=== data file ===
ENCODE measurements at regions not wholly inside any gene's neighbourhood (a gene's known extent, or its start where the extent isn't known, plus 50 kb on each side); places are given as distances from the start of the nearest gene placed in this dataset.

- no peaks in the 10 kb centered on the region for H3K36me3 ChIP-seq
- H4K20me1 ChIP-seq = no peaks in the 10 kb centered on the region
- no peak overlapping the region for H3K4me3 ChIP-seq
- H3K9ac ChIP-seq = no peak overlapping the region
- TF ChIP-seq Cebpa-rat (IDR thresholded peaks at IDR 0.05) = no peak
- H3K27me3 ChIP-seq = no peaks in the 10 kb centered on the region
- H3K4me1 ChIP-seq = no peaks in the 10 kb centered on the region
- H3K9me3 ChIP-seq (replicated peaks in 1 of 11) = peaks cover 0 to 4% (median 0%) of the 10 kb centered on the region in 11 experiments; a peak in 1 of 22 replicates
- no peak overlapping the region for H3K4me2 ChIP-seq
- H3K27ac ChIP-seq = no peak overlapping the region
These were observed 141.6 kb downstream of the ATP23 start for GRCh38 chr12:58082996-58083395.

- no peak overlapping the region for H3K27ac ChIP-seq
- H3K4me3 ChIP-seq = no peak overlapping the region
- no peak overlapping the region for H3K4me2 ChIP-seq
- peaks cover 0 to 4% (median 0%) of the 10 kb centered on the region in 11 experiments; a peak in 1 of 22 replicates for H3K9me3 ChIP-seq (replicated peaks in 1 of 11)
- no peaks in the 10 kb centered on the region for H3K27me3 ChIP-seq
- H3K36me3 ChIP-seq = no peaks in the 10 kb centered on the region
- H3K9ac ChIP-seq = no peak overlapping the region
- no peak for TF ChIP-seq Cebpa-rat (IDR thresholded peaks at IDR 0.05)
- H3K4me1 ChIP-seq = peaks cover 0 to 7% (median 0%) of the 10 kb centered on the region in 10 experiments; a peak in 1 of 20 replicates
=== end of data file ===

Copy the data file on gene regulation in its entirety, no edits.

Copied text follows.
ENCODE measurements at regions not wholly inside any gene's neighbourhood (a gene's known extent, or its start where the extent isn't known, plus 50 kb on each side); places are given as distances from the start of the nearest gene placed in this dataset.

- no peaks in the 10 kb centered on the region for H3K36me3 ChIP-seq
- H4K20me1 ChIP-seq = no peaks in the 10 kb centered on the region
- no peak overlapping the region for H3K4me3 ChIP-seq
- H3K9ac ChIP-seq = no peak overlapping the region
- TF ChIP-seq Cebpa-rat (IDR thresholded peaks at IDR 0.05) = no peak
- H3K27me3 ChIP-seq = no peaks in the 10 kb centered on the region
- H3K4me1 ChIP-seq = no peaks in the 10 kb centered on the region
- H3K9me3 ChIP-seq (replicated peaks in 1 of 11) = peaks cover 0 to 4% (median 0%) of the 10 kb centered on the region in 11 experiments; a peak in 1 of 22 replicates
- no peak overlapping the region for H3K4me2 ChIP-seq
- H3K27ac ChIP-seq = no peak overlapping the region
These were observed 141.6 kb downstream of the ATP23 start for GRCh38 chr12:58082996-58083395.

- no peak overlapping the region for H3K27ac ChIP-seq
- H3K4me3 ChIP-seq = no peak overlapping the region
- no peak overlapping the region for H3K4me2 ChIP-seq
- peaks cover 0 to 4% (median 0%) of the 10 kb centered on the region in 11 experiments; a peak in 1 of 22 replicates for H3K9me3 ChIP-seq (replicated peaks in 1 of 11)
- no peaks in the 10 kb centered on the region for H3K27me3 ChIP-seq
- H3K36me3 ChIP-seq = no peaks in the 10 kb centered on the region
- H3K9ac ChIP-seq = no peak overlapping the region
- no peak for TF ChIP-seq Cebpa-rat (IDR thresholded peaks at IDR 0.05)
- H3K4me1 ChIP-seq = peaks cover 0 to 7% (median 0%) of the 10 kb centered on the region in 10 experiments; a peak in 1 of 20 replicates